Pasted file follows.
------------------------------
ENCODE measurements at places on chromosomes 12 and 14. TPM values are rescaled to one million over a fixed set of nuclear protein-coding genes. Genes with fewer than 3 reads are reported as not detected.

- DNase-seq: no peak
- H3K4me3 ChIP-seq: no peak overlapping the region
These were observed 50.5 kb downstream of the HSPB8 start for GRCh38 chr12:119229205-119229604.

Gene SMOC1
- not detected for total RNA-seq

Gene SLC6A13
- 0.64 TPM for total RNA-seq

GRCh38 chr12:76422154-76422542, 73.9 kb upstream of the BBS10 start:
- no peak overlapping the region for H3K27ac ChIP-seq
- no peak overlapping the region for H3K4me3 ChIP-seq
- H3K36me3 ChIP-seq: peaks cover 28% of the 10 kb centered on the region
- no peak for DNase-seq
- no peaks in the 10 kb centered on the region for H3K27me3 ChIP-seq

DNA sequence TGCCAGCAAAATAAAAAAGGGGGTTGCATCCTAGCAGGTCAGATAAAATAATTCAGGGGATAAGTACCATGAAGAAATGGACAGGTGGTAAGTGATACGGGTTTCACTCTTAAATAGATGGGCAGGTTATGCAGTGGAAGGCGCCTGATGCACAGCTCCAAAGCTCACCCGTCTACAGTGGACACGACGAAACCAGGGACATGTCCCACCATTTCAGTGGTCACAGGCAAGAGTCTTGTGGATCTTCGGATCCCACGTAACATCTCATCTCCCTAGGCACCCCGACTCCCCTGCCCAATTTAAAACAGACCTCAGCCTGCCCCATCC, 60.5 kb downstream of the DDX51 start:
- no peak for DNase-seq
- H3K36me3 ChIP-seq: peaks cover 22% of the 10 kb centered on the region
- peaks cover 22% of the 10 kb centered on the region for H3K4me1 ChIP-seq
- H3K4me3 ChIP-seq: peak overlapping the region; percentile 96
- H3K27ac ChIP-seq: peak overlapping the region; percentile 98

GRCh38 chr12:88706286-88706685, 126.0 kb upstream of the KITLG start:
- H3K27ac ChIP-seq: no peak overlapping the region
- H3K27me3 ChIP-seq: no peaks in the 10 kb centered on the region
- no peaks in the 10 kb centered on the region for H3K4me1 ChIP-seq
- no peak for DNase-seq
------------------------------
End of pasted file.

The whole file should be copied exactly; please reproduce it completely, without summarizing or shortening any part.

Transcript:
ENCODE measurements at places on chromosomes 12 and 14. TPM values are rescaled to one million over a fixed set of nuclear protein-coding genes. Genes with fewer than 3 reads are reported as not detected.

- DNase-seq: no peak
- H3K4me3 ChIP-seq: no peak overlapping the region
These were observed 50.5 kb downstream of the HSPB8 start for GRCh38 chr12:119229205-119229604.

Gene SMOC1
- not detected for total RNA-seq

Gene SLC6A13
- 0.64 TPM for total RNA-seq

GRCh38 chr12:76422154-76422542, 73.9 kb upstream of the BBS10 start:
- no peak overlapping the region for H3K27ac ChIP-seq
- no peak overlapping the region for H3K4me3 ChIP-seq
- H3K36me3 ChIP-seq: peaks cover 28% of the 10 kb centered on the region
- no peak for DNase-seq
- no peaks in the 10 kb centered on the region for H3K27me3 ChIP-seq

DNA sequence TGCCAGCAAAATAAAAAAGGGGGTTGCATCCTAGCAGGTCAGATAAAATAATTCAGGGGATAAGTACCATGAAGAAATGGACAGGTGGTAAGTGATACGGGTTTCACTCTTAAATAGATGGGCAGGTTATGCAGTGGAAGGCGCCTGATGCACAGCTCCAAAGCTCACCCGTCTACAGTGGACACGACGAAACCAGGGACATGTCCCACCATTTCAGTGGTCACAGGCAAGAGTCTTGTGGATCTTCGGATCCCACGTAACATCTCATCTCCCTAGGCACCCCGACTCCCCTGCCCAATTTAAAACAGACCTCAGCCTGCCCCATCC, 60.5 kb downstream of the DDX51 start:
- no peak for DNase-seq
- H3K36me3 ChIP-seq: peaks cover 22% of the 10 kb centered on the region
- peaks cover 22% of the 10 kb centered on the region for H3K4me1 ChIP-seq
- H3K4me3 ChIP-seq: peak overlapping the region; percentile 96
- H3K27ac ChIP-seq: peak overlapping the region; percentile 98

GRCh38 chr12:88706286-88706685, 126.0 kb upstream of the KITLG start:
- H3K27ac ChIP-seq: no peak overlapping the region
- H3K27me3 ChIP-seq: no peaks in the 10 kb centered on the region
- no peaks in the 10 kb centered on the region for H3K4me1 ChIP-seq
- no peak for DNase-seq